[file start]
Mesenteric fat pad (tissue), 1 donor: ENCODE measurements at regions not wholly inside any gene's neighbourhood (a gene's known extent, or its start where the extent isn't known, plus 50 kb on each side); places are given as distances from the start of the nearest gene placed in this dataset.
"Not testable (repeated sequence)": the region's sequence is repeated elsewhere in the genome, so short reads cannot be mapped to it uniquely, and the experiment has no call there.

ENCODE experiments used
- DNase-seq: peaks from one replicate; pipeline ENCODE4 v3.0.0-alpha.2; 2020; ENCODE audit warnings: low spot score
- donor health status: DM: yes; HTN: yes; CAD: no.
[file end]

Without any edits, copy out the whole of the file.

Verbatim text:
Mesenteric fat pad (tissue), 1 donor: ENCODE measurements at regions not wholly inside any gene's neighbourhood (a gene's known extent, or its start where the extent isn't known, plus 50 kb on each side); places are given as distances from the start of the nearest gene placed in this dataset.
"Not testable (repeated sequence)": the region's sequence is repeated elsewhere in the genome, so short reads cannot be mapped to it uniquely, and the experiment has no call there.

ENCODE experiments used
- DNase-seq: peaks from one replicate; pipeline ENCODE4 v3.0.0-alpha.2; 2020; ENCODE audit warnings: low spot score
- donor health status: DM: yes; HTN: yes; CAD: no.